Operation in non-permissive environments would be spearheaded by the Rangers, with the necessary permission to work with partners under conditions where there is a sustained threat. The intention is that the Rangers will also be able to build relationships to gather the understanding and secure the partnerships needed to enable theatre entry for follow-on forces, drawn from the infantry aligned to their division. These deployments are likely to be at the scale of the Brigade Combat Team (BCT), drawing forward its organic enablers along with medical and other enablers held centrally by the Army.
Although the UK has long held a ‘warfighting division’ of two armoured infantry brigades and a mechanised brigade on its Order of Battle, in practice this formation could not be deployed within a timeframe that was relevant to policy. A UK ‘warfighting division’ was unlikely to comprise more than one armoured infantry brigade, like that sent to Iraq in 2003, with a number of other units attached. The new structure acknowledges this reality, with 3 (UK) Division responsible for retaining the capacity to command a division-sized force and integrate higher-end capabilities from the Deep Recce Strike BCT and 1 Aviation BCT. Nevertheless, with its armoured infantry converted to mechanised infantry, and its key enablers primarily aligned to smaller persistent missions, many allies will have serious reservations as to whether 3 (UK) Division remains a going concern. For the UK – which believes that the balance of capability relevant to warfighting has moved on – the proposals are a starting point for a wider conversation about how NATO measures its capability.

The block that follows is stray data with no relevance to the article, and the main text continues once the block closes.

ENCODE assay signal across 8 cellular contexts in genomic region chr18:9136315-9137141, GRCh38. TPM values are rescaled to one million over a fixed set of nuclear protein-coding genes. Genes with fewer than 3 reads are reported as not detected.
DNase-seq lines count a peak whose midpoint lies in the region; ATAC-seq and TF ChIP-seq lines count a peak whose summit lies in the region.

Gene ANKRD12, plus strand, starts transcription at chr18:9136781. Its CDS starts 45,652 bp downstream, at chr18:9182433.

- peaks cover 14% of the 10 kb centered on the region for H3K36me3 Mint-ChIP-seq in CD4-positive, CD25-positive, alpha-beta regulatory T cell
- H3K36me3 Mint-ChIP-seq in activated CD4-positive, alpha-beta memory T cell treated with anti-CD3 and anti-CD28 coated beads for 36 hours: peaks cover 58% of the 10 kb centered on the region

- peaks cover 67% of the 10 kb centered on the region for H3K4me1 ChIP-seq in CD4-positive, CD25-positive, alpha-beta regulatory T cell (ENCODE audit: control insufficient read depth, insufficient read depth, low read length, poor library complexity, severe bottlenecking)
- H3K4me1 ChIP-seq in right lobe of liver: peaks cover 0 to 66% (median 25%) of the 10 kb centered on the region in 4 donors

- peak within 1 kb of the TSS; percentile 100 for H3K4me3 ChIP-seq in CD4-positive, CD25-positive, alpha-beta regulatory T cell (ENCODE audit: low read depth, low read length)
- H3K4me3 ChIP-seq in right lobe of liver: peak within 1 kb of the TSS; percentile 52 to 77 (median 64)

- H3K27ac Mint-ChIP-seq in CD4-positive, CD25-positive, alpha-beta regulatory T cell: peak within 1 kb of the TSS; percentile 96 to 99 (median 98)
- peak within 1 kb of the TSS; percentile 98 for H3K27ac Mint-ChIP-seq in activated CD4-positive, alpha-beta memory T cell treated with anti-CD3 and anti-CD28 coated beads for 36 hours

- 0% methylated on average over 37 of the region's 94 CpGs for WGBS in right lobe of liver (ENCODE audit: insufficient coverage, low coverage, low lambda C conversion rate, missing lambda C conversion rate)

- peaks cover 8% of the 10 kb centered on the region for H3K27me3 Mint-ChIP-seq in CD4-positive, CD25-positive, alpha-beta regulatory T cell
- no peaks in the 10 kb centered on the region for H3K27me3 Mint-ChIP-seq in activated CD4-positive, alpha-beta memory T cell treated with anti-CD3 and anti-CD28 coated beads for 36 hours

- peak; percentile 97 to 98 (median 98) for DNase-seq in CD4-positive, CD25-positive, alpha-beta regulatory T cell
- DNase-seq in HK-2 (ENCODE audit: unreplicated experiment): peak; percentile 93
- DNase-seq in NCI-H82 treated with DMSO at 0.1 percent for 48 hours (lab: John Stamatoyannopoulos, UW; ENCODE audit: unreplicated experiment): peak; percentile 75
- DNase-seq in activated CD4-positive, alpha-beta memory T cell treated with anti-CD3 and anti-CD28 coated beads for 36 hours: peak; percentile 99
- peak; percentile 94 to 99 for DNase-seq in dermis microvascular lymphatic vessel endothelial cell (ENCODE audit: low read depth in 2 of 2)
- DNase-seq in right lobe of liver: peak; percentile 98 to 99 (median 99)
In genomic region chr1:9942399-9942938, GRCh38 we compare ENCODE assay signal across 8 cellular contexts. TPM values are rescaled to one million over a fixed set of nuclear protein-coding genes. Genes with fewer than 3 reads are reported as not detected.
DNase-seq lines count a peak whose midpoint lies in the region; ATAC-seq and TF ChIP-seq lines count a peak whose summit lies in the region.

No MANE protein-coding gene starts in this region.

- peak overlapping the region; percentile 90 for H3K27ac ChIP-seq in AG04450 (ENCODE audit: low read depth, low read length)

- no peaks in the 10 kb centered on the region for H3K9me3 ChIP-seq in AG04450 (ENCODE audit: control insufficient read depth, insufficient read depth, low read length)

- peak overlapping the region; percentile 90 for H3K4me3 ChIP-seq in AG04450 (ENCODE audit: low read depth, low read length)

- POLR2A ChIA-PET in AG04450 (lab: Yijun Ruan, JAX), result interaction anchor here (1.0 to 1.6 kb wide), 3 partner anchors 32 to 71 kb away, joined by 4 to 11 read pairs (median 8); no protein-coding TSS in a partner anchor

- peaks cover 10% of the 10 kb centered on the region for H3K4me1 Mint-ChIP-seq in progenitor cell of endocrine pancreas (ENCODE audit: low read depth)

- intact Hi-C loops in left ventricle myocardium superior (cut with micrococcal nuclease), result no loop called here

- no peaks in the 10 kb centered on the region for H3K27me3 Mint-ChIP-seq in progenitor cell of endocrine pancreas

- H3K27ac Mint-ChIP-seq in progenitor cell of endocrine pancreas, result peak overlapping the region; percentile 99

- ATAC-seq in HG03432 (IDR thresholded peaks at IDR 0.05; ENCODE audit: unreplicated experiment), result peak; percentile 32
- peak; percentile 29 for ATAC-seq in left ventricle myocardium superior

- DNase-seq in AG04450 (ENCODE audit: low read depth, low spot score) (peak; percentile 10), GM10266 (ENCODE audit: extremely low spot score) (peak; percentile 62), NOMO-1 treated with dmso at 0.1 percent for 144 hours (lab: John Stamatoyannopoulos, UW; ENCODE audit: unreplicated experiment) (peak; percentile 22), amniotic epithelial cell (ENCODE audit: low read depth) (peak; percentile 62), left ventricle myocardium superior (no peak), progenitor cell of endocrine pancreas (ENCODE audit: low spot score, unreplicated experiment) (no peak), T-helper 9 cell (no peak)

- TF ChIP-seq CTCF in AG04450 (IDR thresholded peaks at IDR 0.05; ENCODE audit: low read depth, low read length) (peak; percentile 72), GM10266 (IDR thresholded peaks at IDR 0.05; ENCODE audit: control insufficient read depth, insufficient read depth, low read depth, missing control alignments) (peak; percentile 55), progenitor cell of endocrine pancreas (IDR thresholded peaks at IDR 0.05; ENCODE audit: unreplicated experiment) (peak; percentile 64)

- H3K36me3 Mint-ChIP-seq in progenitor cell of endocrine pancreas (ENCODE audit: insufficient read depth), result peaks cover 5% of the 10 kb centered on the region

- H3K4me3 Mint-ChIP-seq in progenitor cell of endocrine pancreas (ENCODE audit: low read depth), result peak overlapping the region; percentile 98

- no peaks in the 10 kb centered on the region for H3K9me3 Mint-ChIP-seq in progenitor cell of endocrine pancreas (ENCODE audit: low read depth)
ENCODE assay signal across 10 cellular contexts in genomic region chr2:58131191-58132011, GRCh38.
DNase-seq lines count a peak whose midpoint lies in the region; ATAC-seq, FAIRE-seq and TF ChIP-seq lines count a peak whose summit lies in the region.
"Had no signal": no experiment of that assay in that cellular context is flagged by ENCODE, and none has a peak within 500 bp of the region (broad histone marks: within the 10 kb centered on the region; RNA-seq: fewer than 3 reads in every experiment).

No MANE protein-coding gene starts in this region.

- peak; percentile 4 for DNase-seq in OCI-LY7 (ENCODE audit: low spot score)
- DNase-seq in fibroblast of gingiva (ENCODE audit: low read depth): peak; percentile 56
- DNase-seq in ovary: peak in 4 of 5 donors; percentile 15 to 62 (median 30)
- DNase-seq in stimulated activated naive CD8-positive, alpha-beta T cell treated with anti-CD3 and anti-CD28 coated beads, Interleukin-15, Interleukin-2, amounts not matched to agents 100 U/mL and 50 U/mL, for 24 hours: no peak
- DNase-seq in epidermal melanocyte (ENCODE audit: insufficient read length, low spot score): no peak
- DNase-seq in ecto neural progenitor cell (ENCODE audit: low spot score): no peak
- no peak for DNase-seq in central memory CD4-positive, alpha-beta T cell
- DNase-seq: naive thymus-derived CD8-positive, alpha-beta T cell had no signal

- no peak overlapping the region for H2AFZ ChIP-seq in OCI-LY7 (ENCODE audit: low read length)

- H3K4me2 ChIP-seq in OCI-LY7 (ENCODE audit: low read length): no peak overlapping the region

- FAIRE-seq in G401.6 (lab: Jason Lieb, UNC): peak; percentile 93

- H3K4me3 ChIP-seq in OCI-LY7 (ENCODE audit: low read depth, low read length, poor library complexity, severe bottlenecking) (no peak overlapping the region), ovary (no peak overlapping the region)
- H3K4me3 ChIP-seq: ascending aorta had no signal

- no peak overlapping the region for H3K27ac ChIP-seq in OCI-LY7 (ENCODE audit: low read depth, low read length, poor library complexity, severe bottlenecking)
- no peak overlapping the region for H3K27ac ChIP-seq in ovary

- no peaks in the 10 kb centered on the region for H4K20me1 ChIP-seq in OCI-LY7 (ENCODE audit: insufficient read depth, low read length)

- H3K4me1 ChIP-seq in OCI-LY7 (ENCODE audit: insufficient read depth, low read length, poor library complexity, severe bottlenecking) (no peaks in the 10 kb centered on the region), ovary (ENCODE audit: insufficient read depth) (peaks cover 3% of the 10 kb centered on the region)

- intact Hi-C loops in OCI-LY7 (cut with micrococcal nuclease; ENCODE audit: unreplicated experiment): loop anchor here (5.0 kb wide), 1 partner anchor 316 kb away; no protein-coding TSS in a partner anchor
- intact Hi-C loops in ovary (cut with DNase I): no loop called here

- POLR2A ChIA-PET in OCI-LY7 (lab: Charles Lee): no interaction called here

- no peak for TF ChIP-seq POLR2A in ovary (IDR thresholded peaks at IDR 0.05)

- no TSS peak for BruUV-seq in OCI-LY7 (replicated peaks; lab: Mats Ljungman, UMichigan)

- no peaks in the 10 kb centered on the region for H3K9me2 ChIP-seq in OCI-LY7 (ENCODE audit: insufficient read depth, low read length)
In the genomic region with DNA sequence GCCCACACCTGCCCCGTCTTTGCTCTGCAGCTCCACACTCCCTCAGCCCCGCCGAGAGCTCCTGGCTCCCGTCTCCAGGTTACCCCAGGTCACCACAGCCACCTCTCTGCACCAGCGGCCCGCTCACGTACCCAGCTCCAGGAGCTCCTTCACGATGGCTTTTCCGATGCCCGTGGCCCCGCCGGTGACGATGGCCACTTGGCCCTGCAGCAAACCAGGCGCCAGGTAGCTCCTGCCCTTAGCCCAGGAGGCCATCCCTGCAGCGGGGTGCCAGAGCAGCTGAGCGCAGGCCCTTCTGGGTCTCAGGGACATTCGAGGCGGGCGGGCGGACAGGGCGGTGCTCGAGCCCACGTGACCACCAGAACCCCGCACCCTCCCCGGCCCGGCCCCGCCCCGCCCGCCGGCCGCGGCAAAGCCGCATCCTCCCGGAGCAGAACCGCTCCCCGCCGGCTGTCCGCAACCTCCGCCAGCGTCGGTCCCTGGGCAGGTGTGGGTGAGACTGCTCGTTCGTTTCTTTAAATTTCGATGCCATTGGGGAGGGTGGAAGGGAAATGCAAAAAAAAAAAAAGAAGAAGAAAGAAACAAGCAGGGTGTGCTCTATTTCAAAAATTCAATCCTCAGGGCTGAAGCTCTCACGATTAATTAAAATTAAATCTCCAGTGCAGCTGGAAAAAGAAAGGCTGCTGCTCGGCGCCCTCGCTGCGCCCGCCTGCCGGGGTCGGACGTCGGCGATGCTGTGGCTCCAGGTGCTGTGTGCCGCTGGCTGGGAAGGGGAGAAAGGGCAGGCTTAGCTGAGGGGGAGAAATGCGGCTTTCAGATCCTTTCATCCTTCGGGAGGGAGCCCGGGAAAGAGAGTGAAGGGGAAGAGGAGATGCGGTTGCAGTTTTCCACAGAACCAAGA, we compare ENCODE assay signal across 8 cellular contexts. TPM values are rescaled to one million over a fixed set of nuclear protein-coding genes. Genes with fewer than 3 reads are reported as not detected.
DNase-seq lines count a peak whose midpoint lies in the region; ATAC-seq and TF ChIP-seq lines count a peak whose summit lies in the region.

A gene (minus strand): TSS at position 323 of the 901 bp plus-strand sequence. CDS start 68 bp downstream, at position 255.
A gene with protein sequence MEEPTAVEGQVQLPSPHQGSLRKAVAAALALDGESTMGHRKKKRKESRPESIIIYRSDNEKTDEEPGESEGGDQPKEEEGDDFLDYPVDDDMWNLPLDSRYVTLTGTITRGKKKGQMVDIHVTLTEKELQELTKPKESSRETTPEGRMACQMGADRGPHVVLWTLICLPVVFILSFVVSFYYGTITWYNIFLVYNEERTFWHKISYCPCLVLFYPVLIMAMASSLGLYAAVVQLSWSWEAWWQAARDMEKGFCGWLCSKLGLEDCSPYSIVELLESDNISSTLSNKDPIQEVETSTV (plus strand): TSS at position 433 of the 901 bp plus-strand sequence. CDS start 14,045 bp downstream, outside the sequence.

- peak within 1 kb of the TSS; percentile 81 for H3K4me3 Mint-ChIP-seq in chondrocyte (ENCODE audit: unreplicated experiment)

Will the Rubber Hit the Road?
The shift of emphasis away from warfighting and the deterrence delivered by such a capability, if credible, to partner force capacity building and dispersed operations, reflects the threat landscape articulated in the Ministry of Defence’s Integrated Operating Concept, but does less to address the centrality of NATO set out in the Integrated Review. The Army’s response to this is that the force has a greater deterrent effect if deployed and deployable than if sat around Salisbury Plain. That may be true, but the determinant of whether the Army can do this is not held in Army HQ.